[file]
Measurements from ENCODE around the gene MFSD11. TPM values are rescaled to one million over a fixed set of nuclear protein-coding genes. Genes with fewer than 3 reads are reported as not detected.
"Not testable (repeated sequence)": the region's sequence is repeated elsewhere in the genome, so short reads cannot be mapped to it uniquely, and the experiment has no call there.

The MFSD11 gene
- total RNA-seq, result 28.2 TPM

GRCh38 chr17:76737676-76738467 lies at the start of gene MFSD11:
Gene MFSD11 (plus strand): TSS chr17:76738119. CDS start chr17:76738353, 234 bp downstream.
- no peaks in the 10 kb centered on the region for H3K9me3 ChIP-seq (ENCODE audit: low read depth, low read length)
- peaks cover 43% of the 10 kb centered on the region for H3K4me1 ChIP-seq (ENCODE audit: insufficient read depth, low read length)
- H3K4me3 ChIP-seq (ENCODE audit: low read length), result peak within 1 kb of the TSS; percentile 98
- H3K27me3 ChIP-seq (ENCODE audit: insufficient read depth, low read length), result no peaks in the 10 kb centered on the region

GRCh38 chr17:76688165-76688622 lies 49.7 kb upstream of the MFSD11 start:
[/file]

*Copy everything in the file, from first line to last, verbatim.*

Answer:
Measurements from ENCODE around the gene MFSD11. TPM values are rescaled to one million over a fixed set of nuclear protein-coding genes. Genes with fewer than 3 reads are reported as not detected.
"Not testable (repeated sequence)": the region's sequence is repeated elsewhere in the genome, so short reads cannot be mapped to it uniquely, and the experiment has no call there.

The MFSD11 gene
- total RNA-seq, result 28.2 TPM

GRCh38 chr17:76737676-76738467 lies at the start of gene MFSD11:
Gene MFSD11 (plus strand): TSS chr17:76738119. CDS start chr17:76738353, 234 bp downstream.
- no peaks in the 10 kb centered on the region for H3K9me3 ChIP-seq (ENCODE audit: low read depth, low read length)
- peaks cover 43% of the 10 kb centered on the region for H3K4me1 ChIP-seq (ENCODE audit: insufficient read depth, low read length)
- H3K4me3 ChIP-seq (ENCODE audit: low read length), result peak within 1 kb of the TSS; percentile 98
- H3K27me3 ChIP-seq (ENCODE audit: insufficient read depth, low read length), result no peaks in the 10 kb centered on the region

GRCh38 chr17:76688165-76688622 lies 49.7 kb upstream of the MFSD11 start: